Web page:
Saturus, too, in another gate, encouraged the soldier Pudens, saying: “Here I am, and just as I thought and foretold I have not yet felt any wild beast. Now believe with your whole heart: I will go there and be killed by the leopard in one bite.” And right at the end of the games, when he was thrown to the leopard he was in fact covered with so much blood from one bite that the people cried out to him: “Washed and saved, washed and saved!” And so, giving evidence of a second baptism, he was clearly saved who had been washed in this manner.


Then Saturus said to the soldier Pudens: “Farewell, and remember your faith as well as me; do not let these things frighten you; let them rather strengthen you.” At the same time he asked for the little ring from Pudens’s finger. After soaking it in his wound he returned it to Pudens as a keepsake, leaving him a pledge and a remembrance of his blood. Half dead, he was thrown along with the others into the usual place of slaughter.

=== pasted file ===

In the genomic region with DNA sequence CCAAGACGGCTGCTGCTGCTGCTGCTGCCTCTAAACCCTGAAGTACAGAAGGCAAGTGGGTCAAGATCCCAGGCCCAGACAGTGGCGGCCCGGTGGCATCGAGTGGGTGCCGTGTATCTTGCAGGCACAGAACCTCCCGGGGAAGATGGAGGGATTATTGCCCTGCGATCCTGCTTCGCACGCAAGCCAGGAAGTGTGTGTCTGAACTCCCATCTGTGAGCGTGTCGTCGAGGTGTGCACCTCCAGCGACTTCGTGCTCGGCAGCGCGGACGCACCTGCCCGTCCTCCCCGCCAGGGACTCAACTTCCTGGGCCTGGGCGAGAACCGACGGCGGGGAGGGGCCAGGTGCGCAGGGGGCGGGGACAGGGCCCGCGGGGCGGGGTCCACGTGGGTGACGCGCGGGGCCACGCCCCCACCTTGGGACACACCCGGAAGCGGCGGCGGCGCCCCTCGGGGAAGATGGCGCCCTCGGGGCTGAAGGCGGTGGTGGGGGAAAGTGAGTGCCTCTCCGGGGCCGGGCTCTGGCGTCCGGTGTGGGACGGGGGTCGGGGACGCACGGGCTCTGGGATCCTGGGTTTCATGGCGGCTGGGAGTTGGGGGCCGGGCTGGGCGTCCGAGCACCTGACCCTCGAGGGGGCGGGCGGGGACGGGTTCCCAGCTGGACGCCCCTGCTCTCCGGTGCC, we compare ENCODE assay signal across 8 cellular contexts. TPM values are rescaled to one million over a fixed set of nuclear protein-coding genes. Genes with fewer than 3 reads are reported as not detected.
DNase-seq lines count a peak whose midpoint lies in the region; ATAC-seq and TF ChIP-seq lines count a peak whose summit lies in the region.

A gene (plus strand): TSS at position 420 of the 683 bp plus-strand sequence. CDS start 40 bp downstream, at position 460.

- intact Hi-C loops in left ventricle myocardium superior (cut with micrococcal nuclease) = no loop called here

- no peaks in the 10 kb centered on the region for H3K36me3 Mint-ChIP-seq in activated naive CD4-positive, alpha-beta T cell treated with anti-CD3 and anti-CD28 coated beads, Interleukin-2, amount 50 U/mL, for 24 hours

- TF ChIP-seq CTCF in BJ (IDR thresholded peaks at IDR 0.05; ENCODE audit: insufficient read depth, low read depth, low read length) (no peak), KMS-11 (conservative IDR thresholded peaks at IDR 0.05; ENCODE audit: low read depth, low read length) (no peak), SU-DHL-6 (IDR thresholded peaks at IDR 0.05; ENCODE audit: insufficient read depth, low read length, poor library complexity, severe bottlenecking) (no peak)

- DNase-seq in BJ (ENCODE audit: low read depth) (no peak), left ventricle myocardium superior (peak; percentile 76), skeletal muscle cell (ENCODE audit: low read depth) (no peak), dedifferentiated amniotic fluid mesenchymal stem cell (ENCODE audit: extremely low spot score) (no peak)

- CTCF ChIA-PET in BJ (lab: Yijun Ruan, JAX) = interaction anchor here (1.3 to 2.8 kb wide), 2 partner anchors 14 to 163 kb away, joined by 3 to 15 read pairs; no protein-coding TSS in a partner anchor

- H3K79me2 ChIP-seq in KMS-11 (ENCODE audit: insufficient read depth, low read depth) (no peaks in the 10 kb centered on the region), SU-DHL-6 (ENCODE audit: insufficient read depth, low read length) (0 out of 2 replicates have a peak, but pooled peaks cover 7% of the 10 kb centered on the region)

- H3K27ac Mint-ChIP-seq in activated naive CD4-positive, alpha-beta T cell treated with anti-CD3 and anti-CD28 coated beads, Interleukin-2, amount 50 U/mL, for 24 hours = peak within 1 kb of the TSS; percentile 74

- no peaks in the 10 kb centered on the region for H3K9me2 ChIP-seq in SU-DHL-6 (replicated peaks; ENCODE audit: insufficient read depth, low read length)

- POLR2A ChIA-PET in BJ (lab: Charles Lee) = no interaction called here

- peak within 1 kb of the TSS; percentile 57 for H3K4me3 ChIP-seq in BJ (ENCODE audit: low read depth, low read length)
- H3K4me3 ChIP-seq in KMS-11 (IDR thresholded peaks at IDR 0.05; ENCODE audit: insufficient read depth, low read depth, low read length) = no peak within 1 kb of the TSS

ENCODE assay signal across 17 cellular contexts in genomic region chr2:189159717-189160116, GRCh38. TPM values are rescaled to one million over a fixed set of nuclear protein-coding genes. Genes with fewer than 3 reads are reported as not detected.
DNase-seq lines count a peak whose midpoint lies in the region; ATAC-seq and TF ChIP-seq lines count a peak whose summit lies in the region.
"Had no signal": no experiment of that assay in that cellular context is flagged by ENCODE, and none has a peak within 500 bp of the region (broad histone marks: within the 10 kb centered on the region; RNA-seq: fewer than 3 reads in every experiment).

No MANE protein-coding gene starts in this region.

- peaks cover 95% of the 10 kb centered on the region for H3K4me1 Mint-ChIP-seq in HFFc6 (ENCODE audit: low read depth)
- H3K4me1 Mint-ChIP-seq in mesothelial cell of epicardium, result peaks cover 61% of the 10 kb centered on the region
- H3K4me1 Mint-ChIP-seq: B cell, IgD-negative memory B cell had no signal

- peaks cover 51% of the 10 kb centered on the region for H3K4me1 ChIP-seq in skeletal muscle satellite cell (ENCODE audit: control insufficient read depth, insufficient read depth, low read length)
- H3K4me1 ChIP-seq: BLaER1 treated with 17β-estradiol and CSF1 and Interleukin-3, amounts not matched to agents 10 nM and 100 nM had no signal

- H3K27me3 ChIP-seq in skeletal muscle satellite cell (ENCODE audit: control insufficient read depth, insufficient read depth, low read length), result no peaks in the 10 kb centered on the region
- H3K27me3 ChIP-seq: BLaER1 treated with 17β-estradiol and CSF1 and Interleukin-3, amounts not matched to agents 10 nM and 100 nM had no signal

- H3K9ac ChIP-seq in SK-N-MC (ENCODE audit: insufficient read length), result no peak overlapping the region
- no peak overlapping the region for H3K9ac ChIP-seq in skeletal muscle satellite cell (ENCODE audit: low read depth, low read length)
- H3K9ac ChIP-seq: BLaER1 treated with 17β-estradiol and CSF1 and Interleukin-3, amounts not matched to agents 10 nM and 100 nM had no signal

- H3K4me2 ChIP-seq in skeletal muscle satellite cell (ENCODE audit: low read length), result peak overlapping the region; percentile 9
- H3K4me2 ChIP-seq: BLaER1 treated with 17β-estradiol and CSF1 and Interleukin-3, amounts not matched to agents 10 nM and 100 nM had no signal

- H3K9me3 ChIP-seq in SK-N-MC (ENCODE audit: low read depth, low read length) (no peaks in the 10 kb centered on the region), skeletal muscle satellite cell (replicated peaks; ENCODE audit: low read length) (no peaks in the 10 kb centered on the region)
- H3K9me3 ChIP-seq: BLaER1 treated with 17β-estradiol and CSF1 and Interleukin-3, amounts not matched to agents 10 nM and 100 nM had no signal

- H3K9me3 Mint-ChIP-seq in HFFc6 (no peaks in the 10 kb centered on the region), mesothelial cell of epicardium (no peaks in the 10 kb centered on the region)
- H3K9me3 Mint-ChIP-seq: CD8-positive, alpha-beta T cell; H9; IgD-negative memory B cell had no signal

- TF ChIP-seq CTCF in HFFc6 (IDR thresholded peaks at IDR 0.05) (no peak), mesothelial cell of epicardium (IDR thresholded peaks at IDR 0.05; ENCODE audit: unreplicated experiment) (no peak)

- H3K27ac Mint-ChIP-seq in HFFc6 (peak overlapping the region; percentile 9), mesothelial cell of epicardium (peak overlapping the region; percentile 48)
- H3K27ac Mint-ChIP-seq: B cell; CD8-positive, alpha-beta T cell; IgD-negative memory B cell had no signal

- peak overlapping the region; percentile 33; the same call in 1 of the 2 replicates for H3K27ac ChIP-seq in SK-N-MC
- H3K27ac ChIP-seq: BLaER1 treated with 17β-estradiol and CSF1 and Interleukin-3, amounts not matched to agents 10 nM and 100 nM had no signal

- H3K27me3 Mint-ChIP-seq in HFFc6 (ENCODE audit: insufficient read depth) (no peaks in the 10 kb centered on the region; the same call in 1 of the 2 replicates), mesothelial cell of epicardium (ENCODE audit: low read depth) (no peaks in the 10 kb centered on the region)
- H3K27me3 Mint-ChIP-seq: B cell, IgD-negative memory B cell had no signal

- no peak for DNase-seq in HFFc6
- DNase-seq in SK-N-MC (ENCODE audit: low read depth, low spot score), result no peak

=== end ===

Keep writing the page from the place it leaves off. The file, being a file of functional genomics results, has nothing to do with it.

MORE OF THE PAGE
The people, however, had demanded that the martyrs be led to the middle of the amphitheatre. They wanted to see the sword thrust into the bodies of the victims, so that their eyes might share in the slaughter. Without being asked they went where the people wanted them to go; but first they kissed one another, to complete their witness with the customary kiss of peace.
The others stood motionless and received the deathblow in silence, especially Saturus, who had gone up first and was first to die; he was helping Perpetua.

But Perpetua, that she might experience the pain more deeply, rejoiced over her broken body and guided the shaking hand of the inexperienced gladiator to her throat. Such a woman – one before whom the unclean spirit trembled – could not perhaps have been killed, had she herself not willed it.
Bravest and happiest martyrs! You were called and chosen for the glory of our Lord Jesus Christ.

From the website of Universalis